County class action lawsuit seeks $10 million in state deed taxes
Hennepin County has filed a class action civil lawsuit against mortgage loan corporations Fannie Mae and Freddie Mac for allegedly failing to pay a deed tax on homes they acquired during the foreclosure crisis that began in 2005.
“This case was filed this morning as a class action on behalf of all Minnesota counties,” said Hennepin County Attorney Michael Freeman during a news conference Aug. 24.
The suit claims Fannie Mae and Freddie Mac failed to pay the Minnesota Deed Transfer Tax on properties the corporations owned during the foreclosure crisis.
The deed transfer tax is paid by the seller of a property and collected when a deed is recorded.
Fannie Mae, short for Federal National Mortgage Association, and Freddie Mac, short for Federal Home Loan Mortgage Corp., are corporations established by Congress to ease the process by which Americans obtain mortgages and purchase homes, according to the county attorney’s office. The companies purchase mortgage loans established by other entities, such as banks, in large amounts and pool the funds to provide capital for the lending marketplace.
However, when the foreclosure crisis hit in Minnesota, the companies’ involvement in loans increased to thousands of properties and the resulting unpaid state deed tax claimed by the counties added up to just more than $10 million, Freeman said.
According to the Hennepin County Attorney’s Office, Fannie Mae and Freddie Mac were not the original lenders of properties affected by foreclosure and most homeowners did not know the companies were even involved with their loans.
Hennepin County’s foreclosure rate from 1988 to 2004 was between 1,000 and 1,200 properties per year, according to the county attorney’s office. The rate spiked at 5,000 foreclosures in 2007 after the housing market collapsed. Foreclosures in 2012 are on track to be nearly 4,500, according to the county attorney’s office.
“All of us when we sell our home have to pay state deed taxes,” Freeman said. “The state deed tax is collected by the county (and) most of it is sent to the state … when the mortgage foreclosure crisis hit all of a sudden Fannie (Mae) and Freddie (Mac) got into the home sale business big time and they have been refusing to pay their state deed taxes. Their argument is they’re exempt because they’re a federal instrumentality,” he said.
The state deed tax for a median priced home in greater Minnesota, $150,900, is $498. The tax for a median-priced home in the metro area, $170,000, is $561. The county attorney’s office determined the unpaid taxes sought through the lawsuit based on those figures and a “conservative” estimate of the number of properties involved.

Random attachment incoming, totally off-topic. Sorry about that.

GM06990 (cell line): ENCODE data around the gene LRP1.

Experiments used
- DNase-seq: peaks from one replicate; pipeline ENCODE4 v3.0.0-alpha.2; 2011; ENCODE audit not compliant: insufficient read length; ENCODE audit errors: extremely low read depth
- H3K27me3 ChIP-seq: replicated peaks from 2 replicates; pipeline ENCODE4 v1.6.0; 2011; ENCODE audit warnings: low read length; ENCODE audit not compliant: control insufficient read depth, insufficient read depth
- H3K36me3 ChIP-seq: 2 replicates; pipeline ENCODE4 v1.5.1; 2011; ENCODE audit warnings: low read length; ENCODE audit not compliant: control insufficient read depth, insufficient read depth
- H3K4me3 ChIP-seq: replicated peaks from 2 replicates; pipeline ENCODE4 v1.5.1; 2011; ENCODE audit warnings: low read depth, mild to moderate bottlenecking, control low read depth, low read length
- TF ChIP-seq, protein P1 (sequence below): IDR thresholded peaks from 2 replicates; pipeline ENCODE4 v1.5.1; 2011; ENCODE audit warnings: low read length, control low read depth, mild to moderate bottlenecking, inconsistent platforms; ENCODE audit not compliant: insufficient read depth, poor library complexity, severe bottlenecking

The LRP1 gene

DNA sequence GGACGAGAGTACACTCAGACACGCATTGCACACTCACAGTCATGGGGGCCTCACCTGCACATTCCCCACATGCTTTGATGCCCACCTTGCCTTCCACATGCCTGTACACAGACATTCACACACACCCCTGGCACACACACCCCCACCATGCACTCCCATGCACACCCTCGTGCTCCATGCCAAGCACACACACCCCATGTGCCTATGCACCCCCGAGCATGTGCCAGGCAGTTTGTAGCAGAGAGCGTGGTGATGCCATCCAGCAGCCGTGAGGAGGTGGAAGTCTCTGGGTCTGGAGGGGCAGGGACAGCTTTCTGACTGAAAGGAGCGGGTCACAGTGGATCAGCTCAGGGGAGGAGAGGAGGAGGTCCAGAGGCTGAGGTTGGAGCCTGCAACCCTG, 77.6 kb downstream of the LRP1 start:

Through the lawsuit, the county attorney will seek to prove Fannie Mae and Freddie Mac are not exempt from paying the tax.
“We believe Fannie and Freddie, just like any other homeowner, ought to pay that tax,” Freeman said.
Approximately eight other states have filed similar lawsuits in the last two weeks, he said.
The U.S. District Court for the Eastern District of Michigan ruled this year that Fannie Mae and Freddie Mac are not exempt from the tax, setting precedent for Minnesota’s case.
According to the county attorney’s office, “Fannie Mae and Freddie Mac have maintained they do not have to pay the deed tax because Minnesota law specifically exempts the United States or any of its agencies. Further, the federal charter given to the two corporations says they shall be exempt from all taxation by states or counties. The civil suit says neither exemption is valid. Fannie Mae and Freddie Mac are publicly-traded, for-profit corporations run by boards elected by common stockholders and are therefore not agencies of the U.S. government.”
The number of states that have filed similar cases to Minnesota’s could mean it will become a federal case of the U.S. Supreme Court.
Freeman said he is “certain” that will happen, and possibly in the next 18 months.
If the case is successful – either at the state or federal level – the state will be able to recoup the more than $10 million in the unpaid deed tax.
“The share to Hennepin County out of this is hard to tell because we don’t know exactly how many mortgages, but we think it’s in the millions of dollars,” Freeman said.
Hennepin County and Ramsey County also collected a small tax on deed transfers that has supported an Environmental Response Fund to clean up contaminated properties for redevelopment.
The fund will sunset in 2013, but if the lawsuit is successful revenues could be reinstated for use in environmental clean-up, said Board of Commissioners Chair Mike Opat.
“Because it’s money from year’s past, we think it’s just an overdue bill,” Opat said. “We’re going to try to use our same process.”
Environmental Response Fund projects in the past include Robbinsdale Middle School, the Brooklyn Park Public Works Facility and two business park buildings off Highway 100 at France Avenue in Brooklyn Center, Opat said.
“There is a lot of good things about cleaning up property, you don’t only get rid of the pollution, you put it back on the property tax rolls,” Freeman said.
In addition to the unpaid taxes, the county attorney seeks to recoup interest on the unpaid taxes, attorney’s fees and a ruling that the corporations cannot claim future exemption for the state deed tax, according to the county attorney’s office.
“The entire board is supportive of this effort,” Opat said. “We look forward to its successful conclusion.”